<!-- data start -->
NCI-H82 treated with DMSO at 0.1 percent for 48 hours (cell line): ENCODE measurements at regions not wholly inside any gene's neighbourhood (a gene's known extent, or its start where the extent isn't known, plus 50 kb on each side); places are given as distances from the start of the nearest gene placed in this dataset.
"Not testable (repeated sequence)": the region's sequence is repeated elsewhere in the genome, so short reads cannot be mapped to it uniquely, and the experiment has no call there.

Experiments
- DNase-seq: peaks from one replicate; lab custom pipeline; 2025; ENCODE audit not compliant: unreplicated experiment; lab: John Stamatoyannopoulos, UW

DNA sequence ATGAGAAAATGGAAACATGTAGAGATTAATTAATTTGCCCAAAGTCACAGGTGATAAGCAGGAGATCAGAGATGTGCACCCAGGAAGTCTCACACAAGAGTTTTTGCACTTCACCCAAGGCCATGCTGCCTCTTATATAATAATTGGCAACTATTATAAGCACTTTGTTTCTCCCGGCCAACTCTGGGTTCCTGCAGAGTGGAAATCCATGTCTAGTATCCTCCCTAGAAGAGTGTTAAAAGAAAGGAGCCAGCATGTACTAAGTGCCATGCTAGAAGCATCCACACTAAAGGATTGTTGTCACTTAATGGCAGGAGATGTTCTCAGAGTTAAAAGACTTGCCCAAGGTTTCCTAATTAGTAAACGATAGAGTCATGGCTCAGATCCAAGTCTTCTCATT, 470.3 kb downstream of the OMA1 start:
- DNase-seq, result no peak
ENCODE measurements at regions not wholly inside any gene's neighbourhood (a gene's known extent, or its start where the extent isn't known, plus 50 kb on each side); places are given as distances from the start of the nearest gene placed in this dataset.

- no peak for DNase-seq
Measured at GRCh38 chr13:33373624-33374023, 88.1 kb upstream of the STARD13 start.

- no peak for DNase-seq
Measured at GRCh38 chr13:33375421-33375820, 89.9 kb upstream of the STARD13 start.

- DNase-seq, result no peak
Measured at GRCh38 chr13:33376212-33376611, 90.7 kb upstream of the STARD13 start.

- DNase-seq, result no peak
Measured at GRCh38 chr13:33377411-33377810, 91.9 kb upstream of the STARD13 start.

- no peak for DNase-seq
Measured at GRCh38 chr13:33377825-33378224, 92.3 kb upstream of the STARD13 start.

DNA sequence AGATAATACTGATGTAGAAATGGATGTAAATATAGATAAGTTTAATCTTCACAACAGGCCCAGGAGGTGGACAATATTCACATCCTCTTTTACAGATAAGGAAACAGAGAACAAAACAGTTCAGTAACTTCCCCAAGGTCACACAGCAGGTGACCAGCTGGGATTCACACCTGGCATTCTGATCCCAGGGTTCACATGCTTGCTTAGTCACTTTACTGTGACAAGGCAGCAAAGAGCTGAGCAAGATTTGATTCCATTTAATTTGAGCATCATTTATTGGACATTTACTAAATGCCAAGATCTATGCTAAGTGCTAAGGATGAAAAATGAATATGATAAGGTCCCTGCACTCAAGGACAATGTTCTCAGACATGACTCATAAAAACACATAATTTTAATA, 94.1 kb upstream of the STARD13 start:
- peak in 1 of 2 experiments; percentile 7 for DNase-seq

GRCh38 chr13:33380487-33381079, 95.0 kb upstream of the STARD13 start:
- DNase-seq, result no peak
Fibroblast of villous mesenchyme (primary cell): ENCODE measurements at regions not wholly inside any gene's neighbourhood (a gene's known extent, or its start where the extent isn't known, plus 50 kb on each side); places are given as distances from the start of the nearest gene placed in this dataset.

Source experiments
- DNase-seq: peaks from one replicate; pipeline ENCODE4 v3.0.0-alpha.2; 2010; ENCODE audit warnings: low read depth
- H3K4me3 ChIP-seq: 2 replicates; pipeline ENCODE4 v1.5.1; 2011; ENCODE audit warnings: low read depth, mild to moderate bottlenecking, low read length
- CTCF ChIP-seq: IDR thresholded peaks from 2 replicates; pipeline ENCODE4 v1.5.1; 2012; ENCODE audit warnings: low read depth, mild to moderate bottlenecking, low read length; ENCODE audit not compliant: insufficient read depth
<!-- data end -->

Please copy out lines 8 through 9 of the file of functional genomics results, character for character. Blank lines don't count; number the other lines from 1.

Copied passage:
- no peak for DNase-seq
Measured at GRCh38 chr13:33373624-33374023, 88.1 kb upstream of the STARD13 start.